So the decision was easy, I have a diploma in computer software and it would be silly not to use it. I don't think I'm a better developer than I am an illustrator, I also don't think the other way around it's true, but the average developer certainly has a brighter future than the average illustrator. Now that I've been on both sides of the fence I realize that work is just work, whatever you do there are some times you enjoy it and sometimes you'd rather be doing anything else, very few people love what they do all the time. Chasing a concrete idea of the perfect job can only lead to deception. No one is born to do any one thing, better suited for it, sure, but not born for it. I now believe that adaptation is a better path to happiness, certainly it's better than stubbornness.

There's the small detail of not having worked in the industry for a long time, although I had dabbled with Objective-C for a while a couple of years ago with an idea I had. Thus I decided to create an App for iOS to prove I still have some value as a developer. The plan was to work on it before leaving for work and look for a job after launching it in the App Store, so I'd have something to prove to potential employers that I can still work as a developer.

Or maybe it would be a tremendous success, one day I'd wake up rich and I could buy a mansion and that BMW I like (or perhaps its little brother). Thankfully, there are some developers out there that publish real numbers for a moderately successful App. After that blog post by Jared Sinclair and the different responses it got I've assumed that I won't be a rich indy developer. However, the idea that failing with your project means you'll just have to take consulting jobs or go work for a company for a decent salary doesn't look that bad to a starving artist.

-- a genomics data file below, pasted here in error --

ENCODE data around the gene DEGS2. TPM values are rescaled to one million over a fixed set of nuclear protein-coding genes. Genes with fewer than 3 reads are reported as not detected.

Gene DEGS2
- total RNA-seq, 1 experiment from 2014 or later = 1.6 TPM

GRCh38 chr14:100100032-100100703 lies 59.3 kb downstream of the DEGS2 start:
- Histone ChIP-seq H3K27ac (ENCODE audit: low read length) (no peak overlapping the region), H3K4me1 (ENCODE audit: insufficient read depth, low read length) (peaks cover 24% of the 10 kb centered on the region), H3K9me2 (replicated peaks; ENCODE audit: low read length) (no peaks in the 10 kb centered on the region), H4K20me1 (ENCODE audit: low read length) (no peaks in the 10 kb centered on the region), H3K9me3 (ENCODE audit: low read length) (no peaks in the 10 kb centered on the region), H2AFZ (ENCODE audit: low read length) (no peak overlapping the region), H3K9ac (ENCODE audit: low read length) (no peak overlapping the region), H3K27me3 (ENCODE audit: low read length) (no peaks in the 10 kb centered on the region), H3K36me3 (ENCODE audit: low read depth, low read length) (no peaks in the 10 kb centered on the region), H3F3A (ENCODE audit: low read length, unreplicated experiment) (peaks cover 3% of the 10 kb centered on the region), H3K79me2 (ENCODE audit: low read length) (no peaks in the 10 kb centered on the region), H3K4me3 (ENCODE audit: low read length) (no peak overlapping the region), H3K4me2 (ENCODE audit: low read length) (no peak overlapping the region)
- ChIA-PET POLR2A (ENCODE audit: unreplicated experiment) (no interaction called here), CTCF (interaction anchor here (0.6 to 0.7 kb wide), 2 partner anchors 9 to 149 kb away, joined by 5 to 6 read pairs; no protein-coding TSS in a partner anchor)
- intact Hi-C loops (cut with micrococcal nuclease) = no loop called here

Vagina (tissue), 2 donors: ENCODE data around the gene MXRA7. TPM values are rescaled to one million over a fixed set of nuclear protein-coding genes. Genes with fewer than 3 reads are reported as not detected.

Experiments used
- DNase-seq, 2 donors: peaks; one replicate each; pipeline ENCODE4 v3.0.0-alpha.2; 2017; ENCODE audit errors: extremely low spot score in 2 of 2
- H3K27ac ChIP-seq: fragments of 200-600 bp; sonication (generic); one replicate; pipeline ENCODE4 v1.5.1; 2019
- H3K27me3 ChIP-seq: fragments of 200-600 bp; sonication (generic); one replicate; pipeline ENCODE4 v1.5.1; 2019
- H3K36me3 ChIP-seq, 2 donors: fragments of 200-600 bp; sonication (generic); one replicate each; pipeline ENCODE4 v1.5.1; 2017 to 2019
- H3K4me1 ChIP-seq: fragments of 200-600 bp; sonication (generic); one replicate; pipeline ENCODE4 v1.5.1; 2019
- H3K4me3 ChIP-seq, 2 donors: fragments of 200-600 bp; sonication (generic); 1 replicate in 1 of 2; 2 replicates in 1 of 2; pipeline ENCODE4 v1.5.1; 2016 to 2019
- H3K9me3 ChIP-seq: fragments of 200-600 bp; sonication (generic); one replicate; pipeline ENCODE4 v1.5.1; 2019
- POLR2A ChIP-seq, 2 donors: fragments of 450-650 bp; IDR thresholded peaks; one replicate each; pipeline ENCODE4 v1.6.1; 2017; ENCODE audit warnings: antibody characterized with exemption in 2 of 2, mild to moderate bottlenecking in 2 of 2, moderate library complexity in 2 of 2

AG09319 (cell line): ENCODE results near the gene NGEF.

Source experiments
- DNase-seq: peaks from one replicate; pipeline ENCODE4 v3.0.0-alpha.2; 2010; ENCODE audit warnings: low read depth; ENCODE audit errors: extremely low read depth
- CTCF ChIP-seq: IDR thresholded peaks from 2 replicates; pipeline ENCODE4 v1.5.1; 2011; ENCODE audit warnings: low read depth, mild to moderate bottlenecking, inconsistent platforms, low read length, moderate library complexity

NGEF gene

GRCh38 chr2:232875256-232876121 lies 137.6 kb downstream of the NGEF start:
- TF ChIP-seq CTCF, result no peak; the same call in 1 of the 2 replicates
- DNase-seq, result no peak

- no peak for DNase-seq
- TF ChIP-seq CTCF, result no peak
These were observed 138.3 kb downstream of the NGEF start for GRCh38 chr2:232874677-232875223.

Fast forward to last September, after a talk with my former employer, it's decided, I'm getting fired on September 30. This obviously rearranges my priorities, from that day on I've been working on the App when I'm not taking care of my daughter, polishing it way more than what I expected to. I've got unemployment benefits for a while but I still want to release it as soon as possible to see if it has any traction. It's very unlikely because it's an App for a very specific niche, but I'm not worried too much about it because since day one the job to be done for that App is to get me more work, if it makes any money, all the better.

So that's it, I'm not an artist anymore, I'm a developer again. If I'm successful in my quest I hope sometime in the future I'll have some time for myself free of dire financial worries. Then, perhaps I'll pick up a pencil and start working on those comics I've got in the back of my head.

Artist No More!

  1. Yes, I know this scene is not from The Godfather III, but any scene from The Sopranos is as good or better as The Godfather III.



Roger Tallada's blog.

A former developer who changed career to illustration, now going back to development.